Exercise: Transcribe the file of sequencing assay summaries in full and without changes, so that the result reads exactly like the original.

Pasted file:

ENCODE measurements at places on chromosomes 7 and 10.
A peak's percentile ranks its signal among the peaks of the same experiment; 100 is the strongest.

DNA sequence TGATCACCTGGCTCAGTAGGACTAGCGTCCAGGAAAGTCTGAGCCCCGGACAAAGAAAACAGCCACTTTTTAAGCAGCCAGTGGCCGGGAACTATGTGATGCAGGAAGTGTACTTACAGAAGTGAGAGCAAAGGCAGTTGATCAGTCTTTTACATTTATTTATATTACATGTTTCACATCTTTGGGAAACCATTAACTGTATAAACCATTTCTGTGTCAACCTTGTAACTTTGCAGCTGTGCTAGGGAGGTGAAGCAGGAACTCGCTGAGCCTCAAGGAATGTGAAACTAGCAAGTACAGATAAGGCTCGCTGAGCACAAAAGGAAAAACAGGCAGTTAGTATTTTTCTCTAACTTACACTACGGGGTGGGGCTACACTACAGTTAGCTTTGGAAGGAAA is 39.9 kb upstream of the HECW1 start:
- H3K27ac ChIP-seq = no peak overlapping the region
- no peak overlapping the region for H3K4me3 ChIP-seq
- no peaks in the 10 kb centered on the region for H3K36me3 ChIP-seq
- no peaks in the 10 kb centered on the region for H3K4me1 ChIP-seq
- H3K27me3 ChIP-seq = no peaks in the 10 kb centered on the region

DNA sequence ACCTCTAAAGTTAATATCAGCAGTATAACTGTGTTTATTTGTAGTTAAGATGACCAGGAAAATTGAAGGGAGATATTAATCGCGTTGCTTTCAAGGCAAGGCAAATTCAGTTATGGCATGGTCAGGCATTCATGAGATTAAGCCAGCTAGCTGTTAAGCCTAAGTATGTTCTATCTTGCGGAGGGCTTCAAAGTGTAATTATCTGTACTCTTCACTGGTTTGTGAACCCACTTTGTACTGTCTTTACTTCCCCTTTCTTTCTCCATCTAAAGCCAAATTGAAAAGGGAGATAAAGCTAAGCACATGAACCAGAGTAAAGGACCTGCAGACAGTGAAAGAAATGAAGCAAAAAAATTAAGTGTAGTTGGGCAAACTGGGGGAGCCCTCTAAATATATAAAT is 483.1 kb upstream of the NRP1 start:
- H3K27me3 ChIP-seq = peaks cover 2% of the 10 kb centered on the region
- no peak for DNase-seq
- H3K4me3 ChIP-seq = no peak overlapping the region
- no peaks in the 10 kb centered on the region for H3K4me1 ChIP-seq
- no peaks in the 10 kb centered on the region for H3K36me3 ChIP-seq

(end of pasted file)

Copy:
ENCODE measurements at places on chromosomes 7 and 10.
A peak's percentile ranks its signal among the peaks of the same experiment; 100 is the strongest.

DNA sequence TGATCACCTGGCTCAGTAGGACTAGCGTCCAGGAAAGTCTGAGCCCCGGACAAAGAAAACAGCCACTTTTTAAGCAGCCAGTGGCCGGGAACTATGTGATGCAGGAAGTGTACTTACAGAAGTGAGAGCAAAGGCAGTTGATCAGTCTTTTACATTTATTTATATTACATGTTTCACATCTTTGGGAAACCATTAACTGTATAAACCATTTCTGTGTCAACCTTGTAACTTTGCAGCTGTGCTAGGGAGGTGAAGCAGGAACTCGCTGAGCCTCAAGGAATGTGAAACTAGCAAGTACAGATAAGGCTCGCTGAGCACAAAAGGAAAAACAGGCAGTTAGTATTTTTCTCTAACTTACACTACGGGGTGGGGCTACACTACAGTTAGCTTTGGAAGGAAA is 39.9 kb upstream of the HECW1 start:
- H3K27ac ChIP-seq = no peak overlapping the region
- no peak overlapping the region for H3K4me3 ChIP-seq
- no peaks in the 10 kb centered on the region for H3K36me3 ChIP-seq
- no peaks in the 10 kb centered on the region for H3K4me1 ChIP-seq
- H3K27me3 ChIP-seq = no peaks in the 10 kb centered on the region

DNA sequence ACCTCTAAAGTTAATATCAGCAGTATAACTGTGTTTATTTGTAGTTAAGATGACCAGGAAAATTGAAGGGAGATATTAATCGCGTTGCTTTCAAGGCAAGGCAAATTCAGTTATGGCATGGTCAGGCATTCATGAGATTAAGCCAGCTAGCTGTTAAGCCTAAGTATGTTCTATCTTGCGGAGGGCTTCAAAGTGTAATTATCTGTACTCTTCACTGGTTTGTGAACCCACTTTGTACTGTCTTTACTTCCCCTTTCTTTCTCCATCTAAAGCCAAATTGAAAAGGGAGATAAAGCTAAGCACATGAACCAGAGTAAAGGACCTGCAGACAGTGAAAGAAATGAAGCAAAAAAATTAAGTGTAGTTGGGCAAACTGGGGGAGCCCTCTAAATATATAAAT is 483.1 kb upstream of the NRP1 start:
- H3K27me3 ChIP-seq = peaks cover 2% of the 10 kb centered on the region
- no peak for DNase-seq
- H3K4me3 ChIP-seq = no peak overlapping the region
- no peaks in the 10 kb centered on the region for H3K4me1 ChIP-seq
- no peaks in the 10 kb centered on the region for H3K36me3 ChIP-seq